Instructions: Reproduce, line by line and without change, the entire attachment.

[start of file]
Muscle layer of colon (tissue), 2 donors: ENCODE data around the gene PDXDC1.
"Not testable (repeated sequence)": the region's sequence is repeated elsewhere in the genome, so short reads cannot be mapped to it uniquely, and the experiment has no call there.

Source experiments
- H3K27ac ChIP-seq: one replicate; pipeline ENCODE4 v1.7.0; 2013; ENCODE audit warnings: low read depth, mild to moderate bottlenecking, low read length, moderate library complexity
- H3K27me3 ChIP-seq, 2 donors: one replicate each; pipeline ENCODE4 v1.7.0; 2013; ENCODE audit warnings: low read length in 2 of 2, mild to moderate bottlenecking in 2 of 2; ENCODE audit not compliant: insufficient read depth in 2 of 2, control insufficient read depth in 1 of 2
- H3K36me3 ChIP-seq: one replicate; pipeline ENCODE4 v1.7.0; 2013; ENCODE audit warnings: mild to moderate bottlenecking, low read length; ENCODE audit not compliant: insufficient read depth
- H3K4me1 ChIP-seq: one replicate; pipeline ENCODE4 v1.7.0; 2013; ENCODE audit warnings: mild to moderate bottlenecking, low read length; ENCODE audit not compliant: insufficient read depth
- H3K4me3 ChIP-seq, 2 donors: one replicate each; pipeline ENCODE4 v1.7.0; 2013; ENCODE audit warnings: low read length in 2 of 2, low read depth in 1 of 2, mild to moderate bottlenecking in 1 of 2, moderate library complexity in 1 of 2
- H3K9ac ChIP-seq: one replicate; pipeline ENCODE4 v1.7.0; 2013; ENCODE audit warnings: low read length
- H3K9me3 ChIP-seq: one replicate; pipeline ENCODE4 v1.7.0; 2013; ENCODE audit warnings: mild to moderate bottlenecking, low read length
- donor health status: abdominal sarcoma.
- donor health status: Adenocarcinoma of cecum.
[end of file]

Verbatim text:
Muscle layer of colon (tissue), 2 donors: ENCODE data around the gene PDXDC1.
"Not testable (repeated sequence)": the region's sequence is repeated elsewhere in the genome, so short reads cannot be mapped to it uniquely, and the experiment has no call there.

Source experiments
- H3K27ac ChIP-seq: one replicate; pipeline ENCODE4 v1.7.0; 2013; ENCODE audit warnings: low read depth, mild to moderate bottlenecking, low read length, moderate library complexity
- H3K27me3 ChIP-seq, 2 donors: one replicate each; pipeline ENCODE4 v1.7.0; 2013; ENCODE audit warnings: low read length in 2 of 2, mild to moderate bottlenecking in 2 of 2; ENCODE audit not compliant: insufficient read depth in 2 of 2, control insufficient read depth in 1 of 2
- H3K36me3 ChIP-seq: one replicate; pipeline ENCODE4 v1.7.0; 2013; ENCODE audit warnings: mild to moderate bottlenecking, low read length; ENCODE audit not compliant: insufficient read depth
- H3K4me1 ChIP-seq: one replicate; pipeline ENCODE4 v1.7.0; 2013; ENCODE audit warnings: mild to moderate bottlenecking, low read length; ENCODE audit not compliant: insufficient read depth
- H3K4me3 ChIP-seq, 2 donors: one replicate each; pipeline ENCODE4 v1.7.0; 2013; ENCODE audit warnings: low read length in 2 of 2, low read depth in 1 of 2, mild to moderate bottlenecking in 1 of 2, moderate library complexity in 1 of 2
- H3K9ac ChIP-seq: one replicate; pipeline ENCODE4 v1.7.0; 2013; ENCODE audit warnings: low read length
- H3K9me3 ChIP-seq: one replicate; pipeline ENCODE4 v1.7.0; 2013; ENCODE audit warnings: mild to moderate bottlenecking, low read length
- donor health status: abdominal sarcoma.
- donor health status: Adenocarcinoma of cecum.